Update (3/12/2018): President Trump blocked the merger Monday afternoon, according to the Associated Press. The White House cited national security concerns. The original story appears below.
There is high drama in the semiconductor world. That’s not a typo. Singapore-based chipmaker Broadcom has made a hostile takeover bid for its competitor, Qualcomm. Qualcomm refused the offer, and Broadcom is trying to stack the Qualcomm board to force a yes vote. The deal, should it go through, would be the biggest ever in the tech industry at over $140 billion. All that is just the tip of the silicon iceberg. There are growing national security and privacy concerns coming from the U.S. and the European Union over the deal. Not to mention how it will affect competition. Marketplace Tech host Molly Wood spoke with Patrick Moorhead, president and principal analyst at Moor Insights and Strategy, to unpack the deal’s implications. The following is an edited transcript of their conversation.
Patrick Moorhead: So one of the biggest challenges here is that they do so many of the same things. They both do chips that make any phone work. They both do Wi-Fi and they both do Bluetooth. So I think competitively, there will be less competition in the industry. And then I think the other thing to think about is would this pass CFIUS approval here in the United States?
Molly Wood: And CFIUS, we should say here is the the Committee on Foreign Investment in the United States. Lawmakers in the U.S. are asking that committee to actually look into this merger, and some are even calling it a national security issue. I mean, what is that about?
Moorhead: This goes back to essentially other countries being able to spy on us. And the notion is that if you have access to American's phones or American ally phones, or if you're making the equipment for the carriers, the phone companies, then you can more easily eavesdrop on Americans' lines, and that's the security potential issue here.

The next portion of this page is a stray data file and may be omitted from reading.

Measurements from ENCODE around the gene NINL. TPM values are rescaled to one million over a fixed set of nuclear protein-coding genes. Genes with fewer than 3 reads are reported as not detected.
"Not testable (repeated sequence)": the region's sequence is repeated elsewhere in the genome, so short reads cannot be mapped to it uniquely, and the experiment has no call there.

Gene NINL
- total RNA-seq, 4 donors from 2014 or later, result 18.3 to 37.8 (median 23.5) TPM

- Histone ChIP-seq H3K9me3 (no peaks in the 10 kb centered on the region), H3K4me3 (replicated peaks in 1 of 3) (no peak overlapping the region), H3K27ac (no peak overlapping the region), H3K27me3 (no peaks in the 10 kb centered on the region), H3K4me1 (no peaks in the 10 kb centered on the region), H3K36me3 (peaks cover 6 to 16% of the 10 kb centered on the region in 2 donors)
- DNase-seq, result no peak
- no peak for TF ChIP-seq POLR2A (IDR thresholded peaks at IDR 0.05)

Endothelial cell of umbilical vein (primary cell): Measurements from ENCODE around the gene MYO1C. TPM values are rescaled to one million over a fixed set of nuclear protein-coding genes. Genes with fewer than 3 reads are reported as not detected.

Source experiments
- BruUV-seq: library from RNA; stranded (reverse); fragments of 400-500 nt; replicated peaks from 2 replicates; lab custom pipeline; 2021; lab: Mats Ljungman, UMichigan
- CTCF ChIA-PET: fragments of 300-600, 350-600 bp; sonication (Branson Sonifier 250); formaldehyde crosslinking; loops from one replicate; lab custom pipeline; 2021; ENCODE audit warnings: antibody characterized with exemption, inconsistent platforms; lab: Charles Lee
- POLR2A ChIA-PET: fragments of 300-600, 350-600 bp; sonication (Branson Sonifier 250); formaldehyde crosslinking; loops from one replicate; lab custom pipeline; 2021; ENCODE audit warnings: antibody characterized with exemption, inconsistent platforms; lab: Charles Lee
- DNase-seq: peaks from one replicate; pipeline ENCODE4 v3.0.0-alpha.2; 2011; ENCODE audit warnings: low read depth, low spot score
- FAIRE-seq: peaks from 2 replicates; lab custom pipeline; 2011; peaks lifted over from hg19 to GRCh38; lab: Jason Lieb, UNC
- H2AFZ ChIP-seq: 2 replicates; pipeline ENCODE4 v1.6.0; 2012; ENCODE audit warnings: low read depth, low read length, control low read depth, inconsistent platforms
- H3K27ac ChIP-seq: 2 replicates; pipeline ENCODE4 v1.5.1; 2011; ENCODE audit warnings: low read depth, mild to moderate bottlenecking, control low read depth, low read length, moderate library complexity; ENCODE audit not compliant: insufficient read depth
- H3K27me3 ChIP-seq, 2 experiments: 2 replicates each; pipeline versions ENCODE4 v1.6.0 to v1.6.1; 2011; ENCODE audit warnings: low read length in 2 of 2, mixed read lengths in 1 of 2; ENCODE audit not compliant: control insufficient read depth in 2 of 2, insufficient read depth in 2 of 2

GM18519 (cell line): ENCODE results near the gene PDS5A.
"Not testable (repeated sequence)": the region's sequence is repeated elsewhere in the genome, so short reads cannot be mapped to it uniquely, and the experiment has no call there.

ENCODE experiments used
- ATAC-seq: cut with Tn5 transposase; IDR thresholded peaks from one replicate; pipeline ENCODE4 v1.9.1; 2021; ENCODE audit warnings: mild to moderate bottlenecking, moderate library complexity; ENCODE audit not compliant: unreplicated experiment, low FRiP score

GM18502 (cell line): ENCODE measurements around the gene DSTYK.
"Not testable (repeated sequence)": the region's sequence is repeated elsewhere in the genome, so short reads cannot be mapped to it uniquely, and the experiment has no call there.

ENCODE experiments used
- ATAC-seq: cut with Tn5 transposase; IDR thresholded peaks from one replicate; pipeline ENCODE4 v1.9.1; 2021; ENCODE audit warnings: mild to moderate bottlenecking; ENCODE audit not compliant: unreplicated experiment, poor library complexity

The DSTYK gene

Wood: I mean, when I read these stories and I hear you talking, it really sounds like this is not a good idea, and that there's a lot of headwind, but who wants that to happen?
Moorhead: The only people, and this isn't everybody, are Wall Street who would like to make, I believe, make a fast buck off the deal. And there's nothing wrong with making money. I mean, that's why we're all here. I just don't think that if this deal goes south, they come together, innovation slows down. They're not going to be the bag holders. Meanwhile, the rest of the industry has to sit and live in a potential mess that Wall Street created.
Wood: And then let's just be really explicit here about what happens if innovation slows down. Are you talking about the rollout of 5G? Like, to what extent could this damage the marketplace?
Moorhead: We have seen unprecedented uptake of 3G and 4G, and then in 2019 we'll see 5G, and it's essentially access to all these cool capabilities that don't just impact smartphones now but also impact the internet of things, like smart cities. The ability for cars to look around the corner in real time and understand if there's an accident ahead of it so they can apply brakes easier, even self-driving cars. So, you know, the stakes are high here, and it what it does is it slows down that rate of innovation, and what it also does is if people don't think that 5G endpoints like phones and drones and things like that are going to be here, then the carriers aren't going to make as quick or big as investments as they might. So it has this ripple effect where people limit their expenditures to innovate.
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